I recently had the privilege of being a guinea pig for a group of wildly creative and talented gentlemen who go under the name Jet City Gastrophysics.
Their mission? To learn modernist cooking techniques. It isn't easy when one doesn't have a research kitchen and bottomless funding, but sous-vide machines can be built for under $100, and ebay is a great source for lab-grade equipment. (One person's blood sample centrifuge is another's pea butter maker).
They had been preparing for a "Thesis dinner" in April to showcase their newfound knowledge to some very special guests, and a small group of friends and family were invited to attend the trial dinner (it was limited to friends and family, so we'd be too polite to sue in case of food poisoning).
You can read the official writeup on the Seattle Weekly blog, but I've got more, let's say, disturbing, pictures.
The dinner started with a plate of gorgeous home-cured duck breast prosciutto, topped with a drizzle of olive oil and edible flowers. Mr. Eric Rivera has some serious knife skills.
It was an Asian-themed dinner, so chopsticks were the primary utensils. It should be noted that authenticity was not the point of the dinner; the flavors are Asian-inspired, but the food is uniquely Jet City Gastrophysics.
We had a second appetizer of sesame risotto. Sesame seeds were cooked in a pressure cooker with some beef stock, then served with fried shallots, sliced green onion, and hot chili oil.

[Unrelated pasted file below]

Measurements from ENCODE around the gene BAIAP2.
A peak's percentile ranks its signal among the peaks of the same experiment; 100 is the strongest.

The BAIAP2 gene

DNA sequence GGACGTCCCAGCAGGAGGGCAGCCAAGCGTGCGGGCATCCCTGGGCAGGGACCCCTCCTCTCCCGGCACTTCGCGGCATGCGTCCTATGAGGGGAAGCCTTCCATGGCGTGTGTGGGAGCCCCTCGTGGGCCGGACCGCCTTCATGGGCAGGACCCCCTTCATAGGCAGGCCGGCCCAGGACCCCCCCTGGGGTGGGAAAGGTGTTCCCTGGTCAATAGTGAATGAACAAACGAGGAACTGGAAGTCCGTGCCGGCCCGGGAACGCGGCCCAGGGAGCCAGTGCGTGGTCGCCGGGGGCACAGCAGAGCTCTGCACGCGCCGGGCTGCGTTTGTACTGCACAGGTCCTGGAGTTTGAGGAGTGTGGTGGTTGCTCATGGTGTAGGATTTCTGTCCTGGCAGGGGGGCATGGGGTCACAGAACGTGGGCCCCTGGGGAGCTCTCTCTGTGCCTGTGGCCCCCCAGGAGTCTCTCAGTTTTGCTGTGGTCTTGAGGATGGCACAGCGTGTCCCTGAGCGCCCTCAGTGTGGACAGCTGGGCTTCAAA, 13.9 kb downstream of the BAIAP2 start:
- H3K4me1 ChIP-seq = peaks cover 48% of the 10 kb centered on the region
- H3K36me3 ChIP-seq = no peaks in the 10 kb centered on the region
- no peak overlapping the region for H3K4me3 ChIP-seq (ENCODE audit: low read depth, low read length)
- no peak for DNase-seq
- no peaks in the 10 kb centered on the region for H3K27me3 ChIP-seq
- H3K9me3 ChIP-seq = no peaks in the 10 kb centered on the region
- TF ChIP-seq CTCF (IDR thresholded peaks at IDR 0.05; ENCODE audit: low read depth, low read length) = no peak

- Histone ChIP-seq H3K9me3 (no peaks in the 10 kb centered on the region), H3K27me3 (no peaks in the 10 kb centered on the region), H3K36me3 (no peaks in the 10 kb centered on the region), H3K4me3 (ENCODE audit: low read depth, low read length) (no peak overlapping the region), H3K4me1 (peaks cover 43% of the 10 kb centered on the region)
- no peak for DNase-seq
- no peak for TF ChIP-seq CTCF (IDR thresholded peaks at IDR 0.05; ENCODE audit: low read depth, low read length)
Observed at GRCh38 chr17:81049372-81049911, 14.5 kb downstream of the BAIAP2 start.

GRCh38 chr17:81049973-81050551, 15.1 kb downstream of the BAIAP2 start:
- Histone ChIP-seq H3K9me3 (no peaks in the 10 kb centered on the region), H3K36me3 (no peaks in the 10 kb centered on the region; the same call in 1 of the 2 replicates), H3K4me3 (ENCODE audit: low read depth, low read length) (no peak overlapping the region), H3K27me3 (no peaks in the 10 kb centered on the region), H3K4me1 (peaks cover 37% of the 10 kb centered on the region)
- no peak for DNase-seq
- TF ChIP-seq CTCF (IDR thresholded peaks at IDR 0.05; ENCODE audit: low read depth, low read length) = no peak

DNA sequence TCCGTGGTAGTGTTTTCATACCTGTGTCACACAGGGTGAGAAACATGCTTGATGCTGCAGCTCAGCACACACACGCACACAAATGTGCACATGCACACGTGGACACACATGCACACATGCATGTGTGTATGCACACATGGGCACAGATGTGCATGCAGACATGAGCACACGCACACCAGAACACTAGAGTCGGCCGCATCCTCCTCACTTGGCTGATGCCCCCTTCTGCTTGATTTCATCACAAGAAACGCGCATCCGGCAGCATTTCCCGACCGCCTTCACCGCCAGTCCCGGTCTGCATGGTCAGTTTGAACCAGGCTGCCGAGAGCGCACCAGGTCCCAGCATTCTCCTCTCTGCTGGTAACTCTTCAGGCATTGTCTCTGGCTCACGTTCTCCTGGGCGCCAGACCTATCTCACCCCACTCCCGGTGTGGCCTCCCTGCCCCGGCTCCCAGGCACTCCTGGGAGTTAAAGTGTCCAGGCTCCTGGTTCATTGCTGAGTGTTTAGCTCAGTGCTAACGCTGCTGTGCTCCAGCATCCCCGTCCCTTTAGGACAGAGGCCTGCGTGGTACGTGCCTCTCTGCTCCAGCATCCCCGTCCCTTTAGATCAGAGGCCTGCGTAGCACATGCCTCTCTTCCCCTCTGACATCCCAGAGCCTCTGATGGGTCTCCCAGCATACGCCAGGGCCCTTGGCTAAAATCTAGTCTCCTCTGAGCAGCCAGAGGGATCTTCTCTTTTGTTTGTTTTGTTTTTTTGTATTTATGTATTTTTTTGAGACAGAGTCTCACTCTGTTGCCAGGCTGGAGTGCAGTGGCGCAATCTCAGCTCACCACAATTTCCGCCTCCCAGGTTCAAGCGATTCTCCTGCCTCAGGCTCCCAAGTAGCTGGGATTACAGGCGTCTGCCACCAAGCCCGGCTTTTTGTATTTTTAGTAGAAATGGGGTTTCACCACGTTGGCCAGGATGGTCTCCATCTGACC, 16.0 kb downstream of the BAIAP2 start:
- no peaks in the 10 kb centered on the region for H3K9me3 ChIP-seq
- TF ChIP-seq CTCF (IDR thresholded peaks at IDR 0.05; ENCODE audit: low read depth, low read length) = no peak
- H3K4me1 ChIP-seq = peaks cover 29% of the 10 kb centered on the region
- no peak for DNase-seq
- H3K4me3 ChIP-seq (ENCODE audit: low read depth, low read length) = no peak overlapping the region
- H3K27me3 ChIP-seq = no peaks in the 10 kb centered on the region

The first course consisted of a deep-fried, sous-vide egg yolk sitting on a nest of cilantro stems, served with Sriracha salt and sous-vide mayonnaise. The egg yolk was impossibly creamy, thanks to the cooking process.
What came next was proof that you don't need your own serving dish designer to create amazing presentations. What was once a tea candle holder from Crate and Barrel became an elegant serving dish for shrimp tuilles and cocktail sauce.
The next course was pho with "playful accompaniments".
Clockwise from the top: lime zest, sliced jalepeno peppers, sliced onions, Sriracha sugar, basil oil. Bean sprouts in the center.
Pho before soup:
Pho after soup:
The next course might have been the general favorite: good old-fashioned braised oxtail, formed into balls and then deep-fried, served on a zen garden of soy sesame soil.
We ooh'ed and ahhh'ed over the laser cut nori bonsai tree. Then we ate it.
At this point of the dinner there was a general restlessness in the air - was this a, god-forbid, dry dinner? We were inching towards the bottle of Patron on the sideboard when Jethro carried a gigantic block of ice to the dining room. Chilling inside was a bottle of locally brewed sake.
(The elegant bamboo-in-ice presentation sat on top of an upturned-trashcan. Symbolic, no?)
And then the B-grade science fiction part of the meal kicked in.
A whole salmon was cut up and deep fried for fish n' chips. I won't get into how insanely good the homemade fries were, especially with wasabi mayo.
Wait a second, what happened to the head and tail?
Salmon parts set in agar! You could just make out the salmon bits in the semi-opaque blocks. Creepy, eh?
They make great coasters.
Continuing with the seafood theme, dessert was a play on the banana split.
Traditional Banana Split:
- vanilla ice cream
- strawberry marshmallows (ok, this is a UK thing)
- hot fudge sauce
Jet City Gastrophysics Banana Split:
- caramelized banana slices
- cashew ice cream
- sea urchin marshmallows
- eel sauce
Can't get your kids to eat their sea urchins? Make them into marshmallows!
The final mignardise was "sushi" with lima bean gel and coconut rice.
Needless to say, the dinner was great fun for all involved. The amount of creativity and talent that went into the meal was truly something else. I wish Jet City Gastrophysics the best of luck at their formal debut next month. Keep up the amazing work, guys!
I just hope the raw-fish-in-agar thing doesn't catch on.